6. Don't fly east

OK, so this is not always going to be practical, but it pays to understand how jet-lag is caused, and what makes it worse. Blame Earth's rotation and the relative slow speed of aircraft, which means that any trip east means going to sleep earlier than you would have done where you left. 

The exact time of your flight, whether it's a night-flight, and whether or not you sleep on the plane, is obviously a factor. However, the underlying reason why flying east causes more jet-lag is that the human body is just not good at advancing its own circadian rhythms.

While most of these tips have been about trying to get to sleep, our advice if you're flying east is to not sleep, especially if you land in the afternoon or evening. This should ensure you then fall asleep (and stay asleep) as soon as you get in your hotel room at night.

7. Go west

Delaying your body clock is nowhere near as tricky. Fly to LA from London and you only have to endure a longer day, which the human body doesn't struggle as much. 

Still, it can take about eight days to completely recover from jet-lag while traveling west; going east, it's more like two weeks. It's easy to remember; 'west is best, east is a beast'.

8. Head south

There is an alternative; only fly to countries in the same time-zone as your own, which means heading south. For the UK, that means restricting your travels to places like Portugal, Morocco, Iceland and any country in West Africa, including The Gambia, Ghana and Senegal.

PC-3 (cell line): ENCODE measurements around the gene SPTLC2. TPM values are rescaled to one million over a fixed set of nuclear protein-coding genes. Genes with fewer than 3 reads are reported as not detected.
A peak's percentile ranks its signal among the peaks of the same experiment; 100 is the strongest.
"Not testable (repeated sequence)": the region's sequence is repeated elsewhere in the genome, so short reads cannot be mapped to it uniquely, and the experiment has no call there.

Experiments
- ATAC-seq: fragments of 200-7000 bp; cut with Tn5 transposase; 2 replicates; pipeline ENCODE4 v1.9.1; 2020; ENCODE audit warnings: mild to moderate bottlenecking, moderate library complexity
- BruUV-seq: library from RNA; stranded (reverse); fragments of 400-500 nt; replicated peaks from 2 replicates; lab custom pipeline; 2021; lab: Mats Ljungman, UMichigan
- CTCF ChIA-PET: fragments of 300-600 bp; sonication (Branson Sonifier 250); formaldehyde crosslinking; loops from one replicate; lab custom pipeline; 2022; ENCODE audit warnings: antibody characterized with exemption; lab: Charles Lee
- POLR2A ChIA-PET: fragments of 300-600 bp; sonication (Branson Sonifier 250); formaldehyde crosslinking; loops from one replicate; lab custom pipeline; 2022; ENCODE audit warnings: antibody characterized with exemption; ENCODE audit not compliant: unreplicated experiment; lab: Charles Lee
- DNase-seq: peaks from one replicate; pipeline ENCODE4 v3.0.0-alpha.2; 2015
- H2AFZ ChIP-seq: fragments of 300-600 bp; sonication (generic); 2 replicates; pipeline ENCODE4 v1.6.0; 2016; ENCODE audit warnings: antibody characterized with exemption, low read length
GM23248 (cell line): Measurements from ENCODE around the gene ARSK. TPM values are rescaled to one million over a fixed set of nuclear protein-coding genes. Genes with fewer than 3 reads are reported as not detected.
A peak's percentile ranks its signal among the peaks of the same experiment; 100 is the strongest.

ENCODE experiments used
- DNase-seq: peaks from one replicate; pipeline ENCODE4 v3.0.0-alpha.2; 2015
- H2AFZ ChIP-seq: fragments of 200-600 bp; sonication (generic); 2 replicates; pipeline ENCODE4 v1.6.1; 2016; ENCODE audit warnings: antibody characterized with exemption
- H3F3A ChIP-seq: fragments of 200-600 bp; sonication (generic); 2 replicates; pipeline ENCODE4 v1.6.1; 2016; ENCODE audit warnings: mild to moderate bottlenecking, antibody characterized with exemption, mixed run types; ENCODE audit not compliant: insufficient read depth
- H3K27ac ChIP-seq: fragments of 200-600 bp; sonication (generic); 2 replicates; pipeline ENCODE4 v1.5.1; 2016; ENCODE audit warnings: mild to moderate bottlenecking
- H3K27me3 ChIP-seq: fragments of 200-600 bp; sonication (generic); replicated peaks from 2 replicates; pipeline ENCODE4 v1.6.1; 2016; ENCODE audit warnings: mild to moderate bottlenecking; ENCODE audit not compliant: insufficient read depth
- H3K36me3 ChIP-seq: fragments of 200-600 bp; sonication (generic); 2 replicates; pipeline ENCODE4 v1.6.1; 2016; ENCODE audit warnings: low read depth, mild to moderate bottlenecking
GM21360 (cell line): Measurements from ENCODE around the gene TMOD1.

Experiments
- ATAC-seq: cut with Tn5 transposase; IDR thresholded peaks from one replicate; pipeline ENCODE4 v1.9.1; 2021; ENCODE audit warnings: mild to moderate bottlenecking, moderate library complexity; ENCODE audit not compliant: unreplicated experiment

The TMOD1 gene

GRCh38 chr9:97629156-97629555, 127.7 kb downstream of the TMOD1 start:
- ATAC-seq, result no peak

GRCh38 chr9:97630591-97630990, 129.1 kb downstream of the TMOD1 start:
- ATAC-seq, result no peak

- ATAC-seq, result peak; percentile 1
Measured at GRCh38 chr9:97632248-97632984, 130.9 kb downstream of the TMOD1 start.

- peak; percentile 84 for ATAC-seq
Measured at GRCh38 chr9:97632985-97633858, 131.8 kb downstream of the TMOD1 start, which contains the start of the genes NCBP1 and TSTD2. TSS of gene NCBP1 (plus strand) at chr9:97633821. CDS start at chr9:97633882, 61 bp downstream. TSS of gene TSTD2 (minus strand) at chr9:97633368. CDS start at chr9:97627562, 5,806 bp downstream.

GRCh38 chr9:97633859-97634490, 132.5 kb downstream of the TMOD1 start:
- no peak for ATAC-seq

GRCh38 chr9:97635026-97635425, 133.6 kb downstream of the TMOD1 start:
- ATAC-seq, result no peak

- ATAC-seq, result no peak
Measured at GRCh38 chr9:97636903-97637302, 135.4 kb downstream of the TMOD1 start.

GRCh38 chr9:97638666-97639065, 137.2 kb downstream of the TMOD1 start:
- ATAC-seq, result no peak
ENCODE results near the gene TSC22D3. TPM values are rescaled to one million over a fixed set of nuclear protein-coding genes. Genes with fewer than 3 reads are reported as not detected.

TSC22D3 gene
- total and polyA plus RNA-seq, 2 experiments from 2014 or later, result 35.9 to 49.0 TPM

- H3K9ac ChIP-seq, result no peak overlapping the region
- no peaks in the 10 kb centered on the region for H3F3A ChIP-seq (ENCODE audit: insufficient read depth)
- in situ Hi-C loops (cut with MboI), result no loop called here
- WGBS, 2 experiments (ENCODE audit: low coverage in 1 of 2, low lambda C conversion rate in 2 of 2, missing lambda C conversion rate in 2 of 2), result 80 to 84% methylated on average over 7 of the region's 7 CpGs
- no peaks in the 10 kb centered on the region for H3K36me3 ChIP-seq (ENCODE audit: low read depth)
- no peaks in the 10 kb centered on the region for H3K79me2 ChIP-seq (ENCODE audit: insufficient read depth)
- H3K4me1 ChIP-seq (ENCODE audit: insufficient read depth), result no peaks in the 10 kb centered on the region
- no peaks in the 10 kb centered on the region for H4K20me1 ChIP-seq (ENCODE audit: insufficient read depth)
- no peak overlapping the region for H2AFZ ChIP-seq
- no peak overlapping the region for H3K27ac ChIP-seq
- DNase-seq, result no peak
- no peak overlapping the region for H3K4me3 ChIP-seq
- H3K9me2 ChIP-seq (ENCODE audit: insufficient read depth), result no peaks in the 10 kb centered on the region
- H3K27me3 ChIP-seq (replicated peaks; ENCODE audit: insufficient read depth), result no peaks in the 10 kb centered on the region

9. Fly on Boeing's latest Dreamliner

Boeing designed its original Dreamliner 787-8 to feature less turbulence and noise. Its latest model, the 787-10 has quieter air conditioning, 60% less noise, and a new air purification system that helps reduce jet lag, headaches and fatigue. 

Singapore Airlines already fly it between Singapore and Osaka, Japan and Perth, Australia, but with over 170 already ordered, the 787-10 will soon become common. You can find out exactly what kind of plane is used on a specific route by using TripAdvisor's SeatGuru.

10. Don't obsess about jet-lag

The first rule of jet-lag is to not talk about jet-lag. While planning carefully to limit jet-lag is sensible, don't obsess about it. If you're constantly thinking about the horrors that await you when you land, you almost certainly won't sleep on a plane. Relax and think about something else.

11. Buy a GMT watch

If you travel frequently, it might be worth investing in a GMT watch. These watches feature a second hand, which is capable of displaying another timezone, allowing you to slowly adjust your routine before you've even taken off.

The most famous of these watches is the Rolex GMT-Master, but there are several more affordable options, such as the Tudor Black Bay GMT, or the Tissot Couturier GMT Chronograph.

Here are a list of things that will help you sleep better on a flight:

Jamie Carter

Jamie is a freelance journalist, copywriter and author with 20 years' experience. He's written journalism for over 50 publications and websites and, when he's not writing, spending most of his time travelling – putting the latest travel tech through its paces.